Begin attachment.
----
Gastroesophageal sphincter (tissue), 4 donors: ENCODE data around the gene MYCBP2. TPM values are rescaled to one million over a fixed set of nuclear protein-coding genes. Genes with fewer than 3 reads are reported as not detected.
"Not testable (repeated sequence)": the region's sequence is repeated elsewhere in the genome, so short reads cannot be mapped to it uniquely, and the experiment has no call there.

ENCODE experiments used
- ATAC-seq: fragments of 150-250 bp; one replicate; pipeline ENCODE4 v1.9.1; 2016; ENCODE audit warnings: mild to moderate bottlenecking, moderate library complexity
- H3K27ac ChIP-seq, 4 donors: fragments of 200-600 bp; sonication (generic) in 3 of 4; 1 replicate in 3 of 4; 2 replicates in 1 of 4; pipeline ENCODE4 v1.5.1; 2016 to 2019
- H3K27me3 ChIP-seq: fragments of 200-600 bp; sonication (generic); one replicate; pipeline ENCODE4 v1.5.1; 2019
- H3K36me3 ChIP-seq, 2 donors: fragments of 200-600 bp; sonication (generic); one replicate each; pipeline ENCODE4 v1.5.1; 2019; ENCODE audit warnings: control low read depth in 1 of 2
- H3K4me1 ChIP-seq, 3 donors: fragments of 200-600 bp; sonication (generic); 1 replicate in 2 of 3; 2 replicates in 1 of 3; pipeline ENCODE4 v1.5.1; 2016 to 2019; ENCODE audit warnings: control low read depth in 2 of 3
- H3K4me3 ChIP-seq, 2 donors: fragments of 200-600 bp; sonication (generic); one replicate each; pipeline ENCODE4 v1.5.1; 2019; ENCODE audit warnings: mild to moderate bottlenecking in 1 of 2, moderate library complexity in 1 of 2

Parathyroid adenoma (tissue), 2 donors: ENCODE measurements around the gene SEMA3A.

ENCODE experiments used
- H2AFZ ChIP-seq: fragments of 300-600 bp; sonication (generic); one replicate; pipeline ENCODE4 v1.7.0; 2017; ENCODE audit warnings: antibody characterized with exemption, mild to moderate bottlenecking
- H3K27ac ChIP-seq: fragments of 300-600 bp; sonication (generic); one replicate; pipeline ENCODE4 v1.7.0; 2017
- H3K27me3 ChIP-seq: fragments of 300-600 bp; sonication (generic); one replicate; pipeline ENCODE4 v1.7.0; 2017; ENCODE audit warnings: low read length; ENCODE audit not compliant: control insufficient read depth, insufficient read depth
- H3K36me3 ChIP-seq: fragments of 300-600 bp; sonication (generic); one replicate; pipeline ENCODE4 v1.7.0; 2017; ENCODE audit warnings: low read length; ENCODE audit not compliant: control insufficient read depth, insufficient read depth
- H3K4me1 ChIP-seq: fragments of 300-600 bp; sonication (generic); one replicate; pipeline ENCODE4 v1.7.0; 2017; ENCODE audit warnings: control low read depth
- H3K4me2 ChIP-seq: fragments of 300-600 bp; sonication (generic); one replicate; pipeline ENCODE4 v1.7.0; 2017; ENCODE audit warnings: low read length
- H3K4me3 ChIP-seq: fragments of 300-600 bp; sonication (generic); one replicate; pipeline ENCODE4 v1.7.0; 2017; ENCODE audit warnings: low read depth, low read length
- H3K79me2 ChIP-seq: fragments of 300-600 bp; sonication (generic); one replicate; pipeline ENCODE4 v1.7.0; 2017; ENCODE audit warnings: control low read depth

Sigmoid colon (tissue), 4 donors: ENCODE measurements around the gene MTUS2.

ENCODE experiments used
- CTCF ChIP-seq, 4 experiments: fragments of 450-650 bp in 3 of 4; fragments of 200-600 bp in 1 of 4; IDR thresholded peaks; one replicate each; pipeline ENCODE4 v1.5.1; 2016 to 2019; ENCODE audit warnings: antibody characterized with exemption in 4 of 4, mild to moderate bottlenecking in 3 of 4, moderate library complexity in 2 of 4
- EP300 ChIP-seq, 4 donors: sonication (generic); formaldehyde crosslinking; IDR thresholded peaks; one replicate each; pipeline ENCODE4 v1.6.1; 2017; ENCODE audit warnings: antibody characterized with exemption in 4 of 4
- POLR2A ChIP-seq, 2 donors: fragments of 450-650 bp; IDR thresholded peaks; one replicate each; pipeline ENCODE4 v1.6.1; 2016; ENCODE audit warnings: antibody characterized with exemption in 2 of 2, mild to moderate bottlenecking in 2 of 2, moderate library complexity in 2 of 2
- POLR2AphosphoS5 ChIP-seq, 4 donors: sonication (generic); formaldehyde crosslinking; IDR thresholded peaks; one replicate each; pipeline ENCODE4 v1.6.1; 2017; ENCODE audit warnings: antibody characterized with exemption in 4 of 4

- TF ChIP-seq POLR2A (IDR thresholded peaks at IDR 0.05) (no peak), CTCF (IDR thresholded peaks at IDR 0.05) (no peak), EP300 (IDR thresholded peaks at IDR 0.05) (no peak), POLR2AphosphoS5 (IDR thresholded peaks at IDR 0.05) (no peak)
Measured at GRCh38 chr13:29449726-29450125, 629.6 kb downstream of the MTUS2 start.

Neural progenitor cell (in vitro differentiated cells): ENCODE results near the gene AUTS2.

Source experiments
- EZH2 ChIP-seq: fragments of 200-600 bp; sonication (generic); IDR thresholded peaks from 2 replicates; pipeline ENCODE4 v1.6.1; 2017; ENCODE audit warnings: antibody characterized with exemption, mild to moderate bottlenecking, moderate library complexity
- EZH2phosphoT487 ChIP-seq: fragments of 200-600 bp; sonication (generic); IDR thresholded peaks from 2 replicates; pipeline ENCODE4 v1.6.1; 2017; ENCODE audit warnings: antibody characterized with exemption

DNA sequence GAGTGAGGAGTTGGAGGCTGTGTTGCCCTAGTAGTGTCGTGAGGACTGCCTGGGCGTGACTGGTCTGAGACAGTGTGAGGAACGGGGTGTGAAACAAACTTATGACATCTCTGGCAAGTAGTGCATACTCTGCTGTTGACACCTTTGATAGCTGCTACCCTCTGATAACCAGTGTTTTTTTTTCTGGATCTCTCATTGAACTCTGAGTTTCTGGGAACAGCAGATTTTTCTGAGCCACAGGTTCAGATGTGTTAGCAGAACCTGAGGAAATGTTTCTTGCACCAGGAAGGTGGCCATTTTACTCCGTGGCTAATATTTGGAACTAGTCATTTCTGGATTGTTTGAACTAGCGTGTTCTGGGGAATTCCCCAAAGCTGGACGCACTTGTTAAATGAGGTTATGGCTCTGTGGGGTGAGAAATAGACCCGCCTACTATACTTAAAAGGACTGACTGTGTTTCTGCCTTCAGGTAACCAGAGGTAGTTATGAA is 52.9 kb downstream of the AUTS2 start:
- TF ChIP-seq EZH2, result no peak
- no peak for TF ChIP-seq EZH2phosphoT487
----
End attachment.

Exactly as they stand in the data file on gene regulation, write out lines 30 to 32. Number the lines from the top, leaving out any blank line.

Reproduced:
- EZH2 ChIP-seq: fragments of 200-600 bp; sonication (generic); IDR thresholded peaks from 2 replicates; pipeline ENCODE4 v1.6.1; 2017; ENCODE audit warnings: antibody characterized with exemption, mild to moderate bottlenecking, moderate library complexity
- EZH2phosphoT487 ChIP-seq: fragments of 200-600 bp; sonication (generic); IDR thresholded peaks from 2 replicates; pipeline ENCODE4 v1.6.1; 2017; ENCODE audit warnings: antibody characterized with exemption

DNA sequence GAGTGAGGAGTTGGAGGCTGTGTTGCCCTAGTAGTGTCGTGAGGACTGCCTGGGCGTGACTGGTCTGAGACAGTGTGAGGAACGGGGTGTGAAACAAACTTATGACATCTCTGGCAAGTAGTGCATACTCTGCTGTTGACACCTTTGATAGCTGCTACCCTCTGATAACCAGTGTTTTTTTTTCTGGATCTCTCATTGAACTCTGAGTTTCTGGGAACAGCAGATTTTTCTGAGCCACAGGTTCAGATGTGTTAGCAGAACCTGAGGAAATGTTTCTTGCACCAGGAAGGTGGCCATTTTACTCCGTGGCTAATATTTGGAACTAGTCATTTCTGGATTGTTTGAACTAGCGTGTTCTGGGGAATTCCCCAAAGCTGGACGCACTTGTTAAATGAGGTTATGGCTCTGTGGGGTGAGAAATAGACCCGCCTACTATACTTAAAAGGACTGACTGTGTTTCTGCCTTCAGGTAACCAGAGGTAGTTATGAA is 52.9 kb downstream of the AUTS2 start: